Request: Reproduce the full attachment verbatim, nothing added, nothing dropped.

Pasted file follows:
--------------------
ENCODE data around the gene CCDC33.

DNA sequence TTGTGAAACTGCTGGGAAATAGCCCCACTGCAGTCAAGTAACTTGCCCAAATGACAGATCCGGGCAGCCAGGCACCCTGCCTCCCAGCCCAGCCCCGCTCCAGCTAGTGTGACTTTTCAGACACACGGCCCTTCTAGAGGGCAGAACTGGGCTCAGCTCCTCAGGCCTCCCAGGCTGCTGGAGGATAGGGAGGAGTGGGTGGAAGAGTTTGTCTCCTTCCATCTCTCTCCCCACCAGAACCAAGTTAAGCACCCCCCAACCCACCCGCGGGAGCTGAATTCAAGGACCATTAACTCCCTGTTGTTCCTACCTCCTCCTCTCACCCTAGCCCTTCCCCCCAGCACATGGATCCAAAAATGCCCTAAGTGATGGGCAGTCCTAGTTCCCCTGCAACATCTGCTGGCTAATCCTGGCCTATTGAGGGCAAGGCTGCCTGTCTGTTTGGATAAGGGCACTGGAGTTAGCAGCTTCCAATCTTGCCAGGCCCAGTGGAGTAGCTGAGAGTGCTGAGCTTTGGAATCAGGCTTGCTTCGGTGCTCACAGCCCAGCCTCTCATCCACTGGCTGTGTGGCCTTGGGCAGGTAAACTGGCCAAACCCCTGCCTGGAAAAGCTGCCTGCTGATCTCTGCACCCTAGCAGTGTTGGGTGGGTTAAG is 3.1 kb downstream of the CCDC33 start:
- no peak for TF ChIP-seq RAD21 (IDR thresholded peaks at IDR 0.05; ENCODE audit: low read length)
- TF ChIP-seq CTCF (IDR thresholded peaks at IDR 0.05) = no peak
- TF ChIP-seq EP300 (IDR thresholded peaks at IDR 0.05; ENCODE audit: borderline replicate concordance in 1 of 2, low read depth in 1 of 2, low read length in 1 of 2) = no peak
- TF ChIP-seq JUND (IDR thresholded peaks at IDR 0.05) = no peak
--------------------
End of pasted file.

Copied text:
ENCODE data around the gene CCDC33.

DNA sequence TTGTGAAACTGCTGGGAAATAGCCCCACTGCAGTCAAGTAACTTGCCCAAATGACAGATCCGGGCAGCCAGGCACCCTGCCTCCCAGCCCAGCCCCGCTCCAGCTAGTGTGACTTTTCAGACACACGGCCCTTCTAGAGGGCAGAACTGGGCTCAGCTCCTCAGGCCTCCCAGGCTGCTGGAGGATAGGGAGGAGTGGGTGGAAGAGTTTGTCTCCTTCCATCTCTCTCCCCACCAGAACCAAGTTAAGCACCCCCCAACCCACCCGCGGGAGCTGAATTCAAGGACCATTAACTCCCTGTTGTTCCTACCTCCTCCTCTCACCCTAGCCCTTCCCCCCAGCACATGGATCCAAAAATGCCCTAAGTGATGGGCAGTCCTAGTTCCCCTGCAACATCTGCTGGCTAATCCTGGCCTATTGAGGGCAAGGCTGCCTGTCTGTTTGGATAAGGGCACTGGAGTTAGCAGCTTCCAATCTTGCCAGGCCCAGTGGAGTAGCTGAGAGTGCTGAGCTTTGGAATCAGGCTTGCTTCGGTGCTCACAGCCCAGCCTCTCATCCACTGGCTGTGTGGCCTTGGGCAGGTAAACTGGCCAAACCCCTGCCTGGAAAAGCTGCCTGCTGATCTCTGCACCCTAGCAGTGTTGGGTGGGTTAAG is 3.1 kb downstream of the CCDC33 start:
- no peak for TF ChIP-seq RAD21 (IDR thresholded peaks at IDR 0.05; ENCODE audit: low read length)
- TF ChIP-seq CTCF (IDR thresholded peaks at IDR 0.05) = no peak
- TF ChIP-seq EP300 (IDR thresholded peaks at IDR 0.05; ENCODE audit: borderline replicate concordance in 1 of 2, low read depth in 1 of 2, low read length in 1 of 2) = no peak
- TF ChIP-seq JUND (IDR thresholded peaks at IDR 0.05) = no peak